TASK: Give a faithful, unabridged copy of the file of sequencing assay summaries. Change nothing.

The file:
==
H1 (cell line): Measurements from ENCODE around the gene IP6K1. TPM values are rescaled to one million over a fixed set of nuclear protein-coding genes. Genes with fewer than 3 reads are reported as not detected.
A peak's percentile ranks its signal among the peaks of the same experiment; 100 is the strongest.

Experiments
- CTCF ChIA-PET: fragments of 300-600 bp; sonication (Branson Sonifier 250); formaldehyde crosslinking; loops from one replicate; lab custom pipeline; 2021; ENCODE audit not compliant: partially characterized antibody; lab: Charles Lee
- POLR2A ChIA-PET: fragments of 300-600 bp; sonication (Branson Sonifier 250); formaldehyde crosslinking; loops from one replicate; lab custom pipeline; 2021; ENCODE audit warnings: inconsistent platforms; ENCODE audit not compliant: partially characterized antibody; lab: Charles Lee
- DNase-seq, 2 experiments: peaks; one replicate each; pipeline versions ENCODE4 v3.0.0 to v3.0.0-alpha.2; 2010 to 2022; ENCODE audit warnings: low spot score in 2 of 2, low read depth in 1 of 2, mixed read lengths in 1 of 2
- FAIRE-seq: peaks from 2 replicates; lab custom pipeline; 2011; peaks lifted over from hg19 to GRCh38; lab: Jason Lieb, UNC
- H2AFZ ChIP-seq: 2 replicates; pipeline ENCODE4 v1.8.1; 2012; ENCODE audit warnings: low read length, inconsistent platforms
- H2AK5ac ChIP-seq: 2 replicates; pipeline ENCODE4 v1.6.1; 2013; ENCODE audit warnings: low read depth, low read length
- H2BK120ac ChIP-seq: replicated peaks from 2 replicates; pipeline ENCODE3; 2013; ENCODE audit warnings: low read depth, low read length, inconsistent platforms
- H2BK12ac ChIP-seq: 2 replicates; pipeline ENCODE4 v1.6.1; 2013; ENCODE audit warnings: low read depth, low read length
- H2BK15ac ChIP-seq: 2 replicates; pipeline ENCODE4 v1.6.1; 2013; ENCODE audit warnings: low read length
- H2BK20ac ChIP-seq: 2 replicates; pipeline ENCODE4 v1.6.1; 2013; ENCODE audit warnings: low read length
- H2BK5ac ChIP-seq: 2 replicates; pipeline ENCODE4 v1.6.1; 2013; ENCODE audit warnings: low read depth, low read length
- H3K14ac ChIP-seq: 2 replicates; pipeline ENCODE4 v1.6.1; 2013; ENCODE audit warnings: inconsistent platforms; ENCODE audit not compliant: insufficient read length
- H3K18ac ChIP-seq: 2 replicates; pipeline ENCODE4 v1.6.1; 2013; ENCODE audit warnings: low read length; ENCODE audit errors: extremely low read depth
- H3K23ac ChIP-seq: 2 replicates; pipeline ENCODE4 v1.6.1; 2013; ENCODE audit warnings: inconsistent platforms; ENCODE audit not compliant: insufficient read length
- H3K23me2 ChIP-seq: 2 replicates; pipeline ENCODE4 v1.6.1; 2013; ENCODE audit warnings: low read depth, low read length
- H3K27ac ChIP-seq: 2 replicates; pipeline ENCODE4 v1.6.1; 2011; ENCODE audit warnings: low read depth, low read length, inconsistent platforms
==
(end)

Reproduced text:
H1 (cell line): Measurements from ENCODE around the gene IP6K1. TPM values are rescaled to one million over a fixed set of nuclear protein-coding genes. Genes with fewer than 3 reads are reported as not detected.
A peak's percentile ranks its signal among the peaks of the same experiment; 100 is the strongest.

Experiments
- CTCF ChIA-PET: fragments of 300-600 bp; sonication (Branson Sonifier 250); formaldehyde crosslinking; loops from one replicate; lab custom pipeline; 2021; ENCODE audit not compliant: partially characterized antibody; lab: Charles Lee
- POLR2A ChIA-PET: fragments of 300-600 bp; sonication (Branson Sonifier 250); formaldehyde crosslinking; loops from one replicate; lab custom pipeline; 2021; ENCODE audit warnings: inconsistent platforms; ENCODE audit not compliant: partially characterized antibody; lab: Charles Lee
- DNase-seq, 2 experiments: peaks; one replicate each; pipeline versions ENCODE4 v3.0.0 to v3.0.0-alpha.2; 2010 to 2022; ENCODE audit warnings: low spot score in 2 of 2, low read depth in 1 of 2, mixed read lengths in 1 of 2
- FAIRE-seq: peaks from 2 replicates; lab custom pipeline; 2011; peaks lifted over from hg19 to GRCh38; lab: Jason Lieb, UNC
- H2AFZ ChIP-seq: 2 replicates; pipeline ENCODE4 v1.8.1; 2012; ENCODE audit warnings: low read length, inconsistent platforms
- H2AK5ac ChIP-seq: 2 replicates; pipeline ENCODE4 v1.6.1; 2013; ENCODE audit warnings: low read depth, low read length
- H2BK120ac ChIP-seq: replicated peaks from 2 replicates; pipeline ENCODE3; 2013; ENCODE audit warnings: low read depth, low read length, inconsistent platforms
- H2BK12ac ChIP-seq: 2 replicates; pipeline ENCODE4 v1.6.1; 2013; ENCODE audit warnings: low read depth, low read length
- H2BK15ac ChIP-seq: 2 replicates; pipeline ENCODE4 v1.6.1; 2013; ENCODE audit warnings: low read length
- H2BK20ac ChIP-seq: 2 replicates; pipeline ENCODE4 v1.6.1; 2013; ENCODE audit warnings: low read length
- H2BK5ac ChIP-seq: 2 replicates; pipeline ENCODE4 v1.6.1; 2013; ENCODE audit warnings: low read depth, low read length
- H3K14ac ChIP-seq: 2 replicates; pipeline ENCODE4 v1.6.1; 2013; ENCODE audit warnings: inconsistent platforms; ENCODE audit not compliant: insufficient read length
- H3K18ac ChIP-seq: 2 replicates; pipeline ENCODE4 v1.6.1; 2013; ENCODE audit warnings: low read length; ENCODE audit errors: extremely low read depth
- H3K23ac ChIP-seq: 2 replicates; pipeline ENCODE4 v1.6.1; 2013; ENCODE audit warnings: inconsistent platforms; ENCODE audit not compliant: insufficient read length
- H3K23me2 ChIP-seq: 2 replicates; pipeline ENCODE4 v1.6.1; 2013; ENCODE audit warnings: low read depth, low read length
- H3K27ac ChIP-seq: 2 replicates; pipeline ENCODE4 v1.6.1; 2011; ENCODE audit warnings: low read depth, low read length, inconsistent platforms